Your Credit Score: What it means
Before lenders make the decision to give you a loan, they want to know that you are willing and able to pay back that mortgage. To figure out your ability to repay, they look at your debt-to-income ratio. In order to assess your willingness to pay back the loan, they look at your credit score.
The most commonly used credit scores are called FICO scores, which Fair Isaac & Company, a financial analytics agency, developed. Your FICO score ranges from 350 (high risk) to 850 (low risk). You can find out more on FICO here.
Credit scores only consider the information in your credit reports. They do not take into account income, savings, amount of down payment, or personal factors like gender, ethnicity, national origin or marital status. These scores were invented specifically for this reason. "Profiling" was as bad a word when these scores were invented as it is now. Credit scoring was envisioned as a way to take into account solely what was relevant to a borrower's likelihood to pay back a loan.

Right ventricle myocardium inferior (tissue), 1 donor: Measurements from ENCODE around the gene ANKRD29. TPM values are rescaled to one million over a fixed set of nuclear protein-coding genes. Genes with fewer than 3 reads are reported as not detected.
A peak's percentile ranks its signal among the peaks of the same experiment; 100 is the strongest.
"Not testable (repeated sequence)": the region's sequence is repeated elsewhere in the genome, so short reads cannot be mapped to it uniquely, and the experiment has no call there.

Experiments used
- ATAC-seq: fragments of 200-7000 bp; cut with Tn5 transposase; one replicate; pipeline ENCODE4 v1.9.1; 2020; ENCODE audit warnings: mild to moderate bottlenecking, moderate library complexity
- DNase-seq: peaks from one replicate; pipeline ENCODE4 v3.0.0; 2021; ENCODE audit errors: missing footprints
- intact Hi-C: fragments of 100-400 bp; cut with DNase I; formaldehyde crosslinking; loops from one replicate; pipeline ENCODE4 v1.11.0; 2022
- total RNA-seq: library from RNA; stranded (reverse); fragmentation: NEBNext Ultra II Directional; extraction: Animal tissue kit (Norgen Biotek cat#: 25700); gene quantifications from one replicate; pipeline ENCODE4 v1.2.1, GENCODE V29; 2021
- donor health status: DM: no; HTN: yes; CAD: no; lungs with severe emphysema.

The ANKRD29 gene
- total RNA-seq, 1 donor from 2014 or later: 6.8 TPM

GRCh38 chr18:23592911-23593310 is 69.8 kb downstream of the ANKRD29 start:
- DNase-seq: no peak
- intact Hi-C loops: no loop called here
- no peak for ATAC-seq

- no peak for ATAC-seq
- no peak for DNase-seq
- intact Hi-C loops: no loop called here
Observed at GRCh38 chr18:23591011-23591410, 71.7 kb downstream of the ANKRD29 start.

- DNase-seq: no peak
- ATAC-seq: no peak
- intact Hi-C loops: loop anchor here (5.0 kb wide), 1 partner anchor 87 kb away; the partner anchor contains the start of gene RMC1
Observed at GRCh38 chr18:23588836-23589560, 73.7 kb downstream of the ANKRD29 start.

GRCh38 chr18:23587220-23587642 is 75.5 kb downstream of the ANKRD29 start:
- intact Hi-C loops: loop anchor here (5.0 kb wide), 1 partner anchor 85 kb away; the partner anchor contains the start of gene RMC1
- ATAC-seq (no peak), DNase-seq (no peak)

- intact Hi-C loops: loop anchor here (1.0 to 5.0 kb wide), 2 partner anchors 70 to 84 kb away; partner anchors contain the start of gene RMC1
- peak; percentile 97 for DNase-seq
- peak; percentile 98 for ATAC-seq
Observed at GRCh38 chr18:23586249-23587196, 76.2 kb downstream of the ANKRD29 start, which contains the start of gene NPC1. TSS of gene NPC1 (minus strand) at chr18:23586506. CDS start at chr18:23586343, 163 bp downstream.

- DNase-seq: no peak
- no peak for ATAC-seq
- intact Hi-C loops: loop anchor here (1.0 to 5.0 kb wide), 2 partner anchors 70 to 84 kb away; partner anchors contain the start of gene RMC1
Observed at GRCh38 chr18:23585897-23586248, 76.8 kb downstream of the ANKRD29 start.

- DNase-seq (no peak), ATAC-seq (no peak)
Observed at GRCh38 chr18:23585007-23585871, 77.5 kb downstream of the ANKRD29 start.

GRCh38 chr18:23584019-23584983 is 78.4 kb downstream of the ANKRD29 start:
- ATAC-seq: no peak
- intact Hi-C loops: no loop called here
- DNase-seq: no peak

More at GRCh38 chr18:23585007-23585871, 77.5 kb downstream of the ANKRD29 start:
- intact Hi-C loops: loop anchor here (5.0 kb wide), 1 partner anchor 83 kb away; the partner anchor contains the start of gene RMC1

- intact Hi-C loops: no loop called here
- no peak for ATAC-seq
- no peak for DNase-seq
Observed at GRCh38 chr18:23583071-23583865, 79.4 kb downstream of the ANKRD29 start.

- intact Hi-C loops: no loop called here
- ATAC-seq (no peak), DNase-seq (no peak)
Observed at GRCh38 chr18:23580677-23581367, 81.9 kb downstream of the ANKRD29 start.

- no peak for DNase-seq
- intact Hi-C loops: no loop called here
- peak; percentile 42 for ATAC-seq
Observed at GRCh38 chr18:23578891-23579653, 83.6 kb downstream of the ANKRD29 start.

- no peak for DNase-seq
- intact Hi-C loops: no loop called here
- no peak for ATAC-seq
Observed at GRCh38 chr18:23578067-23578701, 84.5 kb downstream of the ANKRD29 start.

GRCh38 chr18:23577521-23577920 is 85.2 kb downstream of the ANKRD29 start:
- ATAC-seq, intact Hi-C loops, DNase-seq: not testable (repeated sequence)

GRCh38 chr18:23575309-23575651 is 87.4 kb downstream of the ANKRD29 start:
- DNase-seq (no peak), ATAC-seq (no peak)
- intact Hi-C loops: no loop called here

Your current debt level, past late payments, length of your credit history, and other factors are considered. Your score results from positive and negative information in your credit report. Late payments will lower your credit score, but establishing or reestablishing a good track record of making payments on time will improve your score.
Your credit report should have at least one account which has been open for six months or more, and at least one account that has been updated in the past six months for you to get a credit score. This history ensures that there is enough information in your report to assign an accurate score. Some borrowers don't have a long enough credit history to get a credit score. They may need to build up credit history before they apply.
Mutual Security Mortgage can answer your questions about credit reporting. Give us a call: (303) 931-7879.